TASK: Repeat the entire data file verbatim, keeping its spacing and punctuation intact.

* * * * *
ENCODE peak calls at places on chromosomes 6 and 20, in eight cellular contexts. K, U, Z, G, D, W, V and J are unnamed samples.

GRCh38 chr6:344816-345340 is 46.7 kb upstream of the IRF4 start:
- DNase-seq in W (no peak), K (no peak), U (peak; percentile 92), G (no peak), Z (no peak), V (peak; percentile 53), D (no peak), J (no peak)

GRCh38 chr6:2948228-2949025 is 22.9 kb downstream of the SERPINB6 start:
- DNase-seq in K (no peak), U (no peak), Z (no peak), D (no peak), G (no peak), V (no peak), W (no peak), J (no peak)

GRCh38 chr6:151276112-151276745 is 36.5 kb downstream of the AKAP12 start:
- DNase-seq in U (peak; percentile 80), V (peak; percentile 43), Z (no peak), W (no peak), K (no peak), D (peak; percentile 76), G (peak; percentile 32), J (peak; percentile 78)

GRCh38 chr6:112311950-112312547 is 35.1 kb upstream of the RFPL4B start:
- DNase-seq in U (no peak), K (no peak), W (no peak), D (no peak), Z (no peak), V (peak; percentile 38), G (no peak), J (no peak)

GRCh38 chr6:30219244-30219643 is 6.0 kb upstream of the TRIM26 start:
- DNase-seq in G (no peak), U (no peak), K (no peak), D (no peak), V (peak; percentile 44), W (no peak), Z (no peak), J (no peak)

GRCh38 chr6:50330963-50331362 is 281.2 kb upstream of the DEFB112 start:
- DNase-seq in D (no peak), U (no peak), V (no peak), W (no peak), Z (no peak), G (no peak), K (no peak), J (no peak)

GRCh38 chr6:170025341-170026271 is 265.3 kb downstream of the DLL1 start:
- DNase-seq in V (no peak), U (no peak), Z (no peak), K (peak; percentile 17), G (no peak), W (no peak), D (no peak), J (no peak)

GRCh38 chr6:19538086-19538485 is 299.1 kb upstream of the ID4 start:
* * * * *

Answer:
ENCODE peak calls at places on chromosomes 6 and 20, in eight cellular contexts. K, U, Z, G, D, W, V and J are unnamed samples.

GRCh38 chr6:344816-345340 is 46.7 kb upstream of the IRF4 start:
- DNase-seq in W (no peak), K (no peak), U (peak; percentile 92), G (no peak), Z (no peak), V (peak; percentile 53), D (no peak), J (no peak)

GRCh38 chr6:2948228-2949025 is 22.9 kb downstream of the SERPINB6 start:
- DNase-seq in K (no peak), U (no peak), Z (no peak), D (no peak), G (no peak), V (no peak), W (no peak), J (no peak)

GRCh38 chr6:151276112-151276745 is 36.5 kb downstream of the AKAP12 start:
- DNase-seq in U (peak; percentile 80), V (peak; percentile 43), Z (no peak), W (no peak), K (no peak), D (peak; percentile 76), G (peak; percentile 32), J (peak; percentile 78)

GRCh38 chr6:112311950-112312547 is 35.1 kb upstream of the RFPL4B start:
- DNase-seq in U (no peak), K (no peak), W (no peak), D (no peak), Z (no peak), V (peak; percentile 38), G (no peak), J (no peak)

GRCh38 chr6:30219244-30219643 is 6.0 kb upstream of the TRIM26 start:
- DNase-seq in G (no peak), U (no peak), K (no peak), D (no peak), V (peak; percentile 44), W (no peak), Z (no peak), J (no peak)

GRCh38 chr6:50330963-50331362 is 281.2 kb upstream of the DEFB112 start:
- DNase-seq in D (no peak), U (no peak), V (no peak), W (no peak), Z (no peak), G (no peak), K (no peak), J (no peak)

GRCh38 chr6:170025341-170026271 is 265.3 kb downstream of the DLL1 start:
- DNase-seq in V (no peak), U (no peak), Z (no peak), K (peak; percentile 17), G (no peak), W (no peak), D (no peak), J (no peak)

GRCh38 chr6:19538086-19538485 is 299.1 kb upstream of the ID4 start: